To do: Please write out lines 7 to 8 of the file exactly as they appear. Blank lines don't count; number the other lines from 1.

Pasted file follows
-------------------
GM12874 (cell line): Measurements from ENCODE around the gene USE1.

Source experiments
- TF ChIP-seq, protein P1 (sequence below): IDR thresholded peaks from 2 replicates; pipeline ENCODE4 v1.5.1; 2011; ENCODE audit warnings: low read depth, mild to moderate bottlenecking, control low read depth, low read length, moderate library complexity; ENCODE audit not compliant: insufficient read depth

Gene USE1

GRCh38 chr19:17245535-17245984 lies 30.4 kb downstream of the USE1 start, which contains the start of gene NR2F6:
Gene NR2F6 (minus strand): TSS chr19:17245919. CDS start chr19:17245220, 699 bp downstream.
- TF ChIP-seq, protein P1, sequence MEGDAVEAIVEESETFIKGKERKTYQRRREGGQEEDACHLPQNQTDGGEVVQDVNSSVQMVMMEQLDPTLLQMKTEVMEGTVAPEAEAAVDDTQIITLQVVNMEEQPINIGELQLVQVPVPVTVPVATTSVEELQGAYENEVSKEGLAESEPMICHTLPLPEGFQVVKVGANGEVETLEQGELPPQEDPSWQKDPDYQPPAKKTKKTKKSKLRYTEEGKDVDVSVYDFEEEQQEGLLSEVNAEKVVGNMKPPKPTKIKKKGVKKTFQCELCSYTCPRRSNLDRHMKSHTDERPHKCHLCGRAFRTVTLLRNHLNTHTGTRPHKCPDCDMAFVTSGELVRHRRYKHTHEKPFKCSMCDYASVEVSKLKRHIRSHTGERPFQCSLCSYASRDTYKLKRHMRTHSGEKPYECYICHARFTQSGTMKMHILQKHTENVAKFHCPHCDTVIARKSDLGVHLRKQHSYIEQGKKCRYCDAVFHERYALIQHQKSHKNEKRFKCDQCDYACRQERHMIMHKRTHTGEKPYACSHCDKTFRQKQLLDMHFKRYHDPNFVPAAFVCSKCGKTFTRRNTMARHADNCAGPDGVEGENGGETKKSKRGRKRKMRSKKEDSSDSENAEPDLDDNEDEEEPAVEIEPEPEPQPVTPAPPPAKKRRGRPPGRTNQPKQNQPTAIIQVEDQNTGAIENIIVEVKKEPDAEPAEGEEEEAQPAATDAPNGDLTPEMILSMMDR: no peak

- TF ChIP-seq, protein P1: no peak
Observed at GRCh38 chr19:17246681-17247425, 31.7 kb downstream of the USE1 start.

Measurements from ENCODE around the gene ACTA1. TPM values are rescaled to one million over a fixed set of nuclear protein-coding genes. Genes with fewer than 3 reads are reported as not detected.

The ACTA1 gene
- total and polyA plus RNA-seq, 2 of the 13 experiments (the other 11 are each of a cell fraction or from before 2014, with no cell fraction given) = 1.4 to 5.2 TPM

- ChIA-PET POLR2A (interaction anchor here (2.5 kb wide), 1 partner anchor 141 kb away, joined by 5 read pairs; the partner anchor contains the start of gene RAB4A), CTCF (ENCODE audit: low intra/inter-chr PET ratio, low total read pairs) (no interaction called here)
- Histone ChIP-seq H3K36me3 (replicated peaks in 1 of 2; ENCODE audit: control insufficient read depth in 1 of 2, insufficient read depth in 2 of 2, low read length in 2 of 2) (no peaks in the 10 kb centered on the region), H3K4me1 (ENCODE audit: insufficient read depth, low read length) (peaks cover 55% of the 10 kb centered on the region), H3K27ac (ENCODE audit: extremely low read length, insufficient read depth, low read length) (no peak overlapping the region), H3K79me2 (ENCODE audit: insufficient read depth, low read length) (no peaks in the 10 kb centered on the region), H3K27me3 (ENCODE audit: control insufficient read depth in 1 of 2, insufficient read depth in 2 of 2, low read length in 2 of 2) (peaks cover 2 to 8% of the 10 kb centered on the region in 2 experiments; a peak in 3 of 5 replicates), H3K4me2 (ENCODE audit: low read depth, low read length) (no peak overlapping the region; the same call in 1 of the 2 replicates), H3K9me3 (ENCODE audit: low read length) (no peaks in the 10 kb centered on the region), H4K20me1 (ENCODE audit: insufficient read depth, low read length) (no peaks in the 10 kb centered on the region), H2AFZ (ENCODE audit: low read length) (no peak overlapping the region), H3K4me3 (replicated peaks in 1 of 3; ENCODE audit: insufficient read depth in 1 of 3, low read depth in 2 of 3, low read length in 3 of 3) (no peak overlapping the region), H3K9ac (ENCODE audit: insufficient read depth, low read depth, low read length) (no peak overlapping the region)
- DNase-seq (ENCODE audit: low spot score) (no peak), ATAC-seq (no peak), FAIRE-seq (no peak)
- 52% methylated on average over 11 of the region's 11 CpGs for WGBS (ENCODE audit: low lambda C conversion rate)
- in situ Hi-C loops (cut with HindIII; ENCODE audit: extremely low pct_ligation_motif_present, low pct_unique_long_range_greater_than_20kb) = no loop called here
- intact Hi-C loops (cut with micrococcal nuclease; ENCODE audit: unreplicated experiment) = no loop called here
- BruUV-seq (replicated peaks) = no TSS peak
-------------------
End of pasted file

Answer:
- TF ChIP-seq, protein P1, sequence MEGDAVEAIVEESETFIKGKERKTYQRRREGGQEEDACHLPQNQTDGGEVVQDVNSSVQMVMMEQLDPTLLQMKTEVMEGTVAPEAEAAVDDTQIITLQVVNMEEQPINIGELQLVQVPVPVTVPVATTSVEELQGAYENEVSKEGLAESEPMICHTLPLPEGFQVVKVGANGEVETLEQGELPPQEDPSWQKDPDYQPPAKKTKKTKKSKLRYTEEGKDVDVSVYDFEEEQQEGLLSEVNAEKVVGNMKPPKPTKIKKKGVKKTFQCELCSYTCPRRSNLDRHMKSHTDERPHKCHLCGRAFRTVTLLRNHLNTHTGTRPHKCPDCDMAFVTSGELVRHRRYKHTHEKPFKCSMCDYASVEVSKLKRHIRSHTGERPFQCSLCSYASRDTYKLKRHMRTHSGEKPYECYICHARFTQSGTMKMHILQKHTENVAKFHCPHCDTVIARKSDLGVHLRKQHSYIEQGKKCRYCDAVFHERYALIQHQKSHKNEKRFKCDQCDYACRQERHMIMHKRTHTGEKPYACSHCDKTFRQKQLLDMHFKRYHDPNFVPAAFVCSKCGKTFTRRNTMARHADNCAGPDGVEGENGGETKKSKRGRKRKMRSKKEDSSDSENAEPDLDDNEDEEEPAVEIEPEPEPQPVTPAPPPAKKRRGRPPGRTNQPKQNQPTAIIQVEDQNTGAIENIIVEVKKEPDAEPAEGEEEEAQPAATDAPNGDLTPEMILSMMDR: no peak

- TF ChIP-seq, protein P1: no peak